The Chicago Plan Commission recently voted to approve a $700 million development that's planned to include the city’s sixth-tallest building when it's completed.
Planned to replace a parking lot across from Holy Name Cathedral at the corner of State Street and Chicago Avenue, the mixed-use project from JDL Development calls for a pair of towers rising a respective 49 and 76 stories over shared podium. After some post-unveiling changes, the now-thinner, taller tower is planned to top out at 1,011 ft to become the eighth Chicago skyscraper to exceed the 984-foot “supertall” classification.
Chicago's Goettsch Partners along with Hartshorne Plunkard Architecture created the design which has changed since its debut at a public meeting in October to also include a height increase for the shorter tower and minor tweaks to the building’s podium and upper setbacks. Ron Klemencic, CEO and Chairman of structural engineer Magnusson Klemencic Associates noted that the taller tower will have two mass dampers and the whole development will utilize a secant pile shoring system in its basement to shore up a site that's near the underground Chicago Transit Authority red line subway. Klemencic said the concrete in the taller tower will likely have the highest modulus of elasticity of any Chicago tower.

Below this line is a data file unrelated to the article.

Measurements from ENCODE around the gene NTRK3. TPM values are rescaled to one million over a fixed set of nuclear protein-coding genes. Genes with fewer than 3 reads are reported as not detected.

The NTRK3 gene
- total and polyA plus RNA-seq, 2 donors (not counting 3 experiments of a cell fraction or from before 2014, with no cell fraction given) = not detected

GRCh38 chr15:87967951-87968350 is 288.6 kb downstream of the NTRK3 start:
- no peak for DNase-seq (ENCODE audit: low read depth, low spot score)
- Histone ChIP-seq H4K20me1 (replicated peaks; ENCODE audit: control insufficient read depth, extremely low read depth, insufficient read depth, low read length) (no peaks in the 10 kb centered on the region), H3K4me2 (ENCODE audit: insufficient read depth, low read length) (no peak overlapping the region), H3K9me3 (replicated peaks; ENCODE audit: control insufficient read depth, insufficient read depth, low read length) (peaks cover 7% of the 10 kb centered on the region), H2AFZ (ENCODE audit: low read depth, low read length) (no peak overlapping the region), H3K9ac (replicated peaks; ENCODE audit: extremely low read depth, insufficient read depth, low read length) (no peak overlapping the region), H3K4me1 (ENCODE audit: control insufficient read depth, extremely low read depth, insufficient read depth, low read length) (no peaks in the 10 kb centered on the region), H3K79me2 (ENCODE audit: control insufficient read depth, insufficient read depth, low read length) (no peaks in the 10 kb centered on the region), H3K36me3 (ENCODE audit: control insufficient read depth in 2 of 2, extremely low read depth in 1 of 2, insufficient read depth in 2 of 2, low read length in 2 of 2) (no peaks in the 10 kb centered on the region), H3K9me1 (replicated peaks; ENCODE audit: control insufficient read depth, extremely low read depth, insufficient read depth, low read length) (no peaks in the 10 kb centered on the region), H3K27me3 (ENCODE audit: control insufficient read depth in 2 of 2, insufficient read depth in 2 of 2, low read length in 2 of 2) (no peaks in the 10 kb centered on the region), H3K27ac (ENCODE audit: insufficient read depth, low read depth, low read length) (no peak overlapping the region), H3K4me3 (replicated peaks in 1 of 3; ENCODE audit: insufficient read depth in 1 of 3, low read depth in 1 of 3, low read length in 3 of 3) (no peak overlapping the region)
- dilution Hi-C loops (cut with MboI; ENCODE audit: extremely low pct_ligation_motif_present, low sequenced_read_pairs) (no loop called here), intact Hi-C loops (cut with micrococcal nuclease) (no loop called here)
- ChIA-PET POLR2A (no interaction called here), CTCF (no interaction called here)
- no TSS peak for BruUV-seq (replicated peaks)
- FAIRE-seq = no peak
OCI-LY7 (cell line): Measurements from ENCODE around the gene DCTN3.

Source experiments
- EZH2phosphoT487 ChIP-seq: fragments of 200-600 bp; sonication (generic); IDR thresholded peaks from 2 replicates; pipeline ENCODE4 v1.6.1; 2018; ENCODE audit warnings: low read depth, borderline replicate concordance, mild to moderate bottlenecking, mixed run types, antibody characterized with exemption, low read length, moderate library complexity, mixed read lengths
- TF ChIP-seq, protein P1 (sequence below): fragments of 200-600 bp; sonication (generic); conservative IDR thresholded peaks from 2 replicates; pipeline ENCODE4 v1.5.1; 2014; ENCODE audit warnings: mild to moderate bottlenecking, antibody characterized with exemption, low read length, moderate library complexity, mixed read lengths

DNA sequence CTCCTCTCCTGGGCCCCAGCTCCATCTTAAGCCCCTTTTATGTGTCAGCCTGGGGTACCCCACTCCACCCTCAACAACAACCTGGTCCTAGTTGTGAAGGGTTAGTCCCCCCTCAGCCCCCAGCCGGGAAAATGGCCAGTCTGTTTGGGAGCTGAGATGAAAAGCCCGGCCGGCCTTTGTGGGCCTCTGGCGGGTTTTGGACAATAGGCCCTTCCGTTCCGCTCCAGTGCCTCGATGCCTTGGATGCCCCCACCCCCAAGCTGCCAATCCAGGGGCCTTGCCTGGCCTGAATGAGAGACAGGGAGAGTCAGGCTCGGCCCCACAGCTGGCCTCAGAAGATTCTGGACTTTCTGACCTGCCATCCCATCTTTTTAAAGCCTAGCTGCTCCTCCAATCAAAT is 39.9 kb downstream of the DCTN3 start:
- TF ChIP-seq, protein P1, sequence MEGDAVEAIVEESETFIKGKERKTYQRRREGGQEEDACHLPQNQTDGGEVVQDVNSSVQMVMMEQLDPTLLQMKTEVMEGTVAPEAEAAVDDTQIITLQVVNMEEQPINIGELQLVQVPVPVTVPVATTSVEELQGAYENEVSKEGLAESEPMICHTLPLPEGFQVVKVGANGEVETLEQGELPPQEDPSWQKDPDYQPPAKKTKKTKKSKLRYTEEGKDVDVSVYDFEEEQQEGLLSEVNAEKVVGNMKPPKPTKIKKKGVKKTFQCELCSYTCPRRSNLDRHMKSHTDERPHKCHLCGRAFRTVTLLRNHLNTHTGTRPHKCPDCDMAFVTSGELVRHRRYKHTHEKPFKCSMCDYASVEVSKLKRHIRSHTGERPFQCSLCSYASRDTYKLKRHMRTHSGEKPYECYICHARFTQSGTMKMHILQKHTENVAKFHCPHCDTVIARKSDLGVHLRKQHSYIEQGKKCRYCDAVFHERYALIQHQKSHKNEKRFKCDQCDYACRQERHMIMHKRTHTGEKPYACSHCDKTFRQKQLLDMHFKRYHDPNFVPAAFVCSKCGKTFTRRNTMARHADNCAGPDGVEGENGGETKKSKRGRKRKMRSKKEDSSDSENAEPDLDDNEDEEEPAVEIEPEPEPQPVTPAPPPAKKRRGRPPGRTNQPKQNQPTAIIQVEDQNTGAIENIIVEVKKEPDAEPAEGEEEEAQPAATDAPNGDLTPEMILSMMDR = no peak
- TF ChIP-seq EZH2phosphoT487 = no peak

"The most unusual part of that design is that we’re using very high-strength concrete," Klemencic says. "Not so much for its strength, but for its modulus of elasticity. We need the stiffness. We’re specifying what is, in my experience the highest modulus of elasticity in Chicago, it’s 7,000 KSI modulus."
Chicago-based JDL development is planning to break ground by the end of the year on what will be its biggest project in company history.
"We're happy with the approval," Jim Letchinger, president and founder of JDL, says. "There were some changes the city made to lanes on Chicago Avenue to ease traffic concerns but nothing in the actual project changed from what we brought to the planning commission."
Alderman Brian Hopkins, whose ward the One Chicago Square site is in, said the transit improvement program will eliminate some on-street parking to free-up lanes for better traffic flow and finance a long-discussed plan to widen the Chicago Avenue bridge.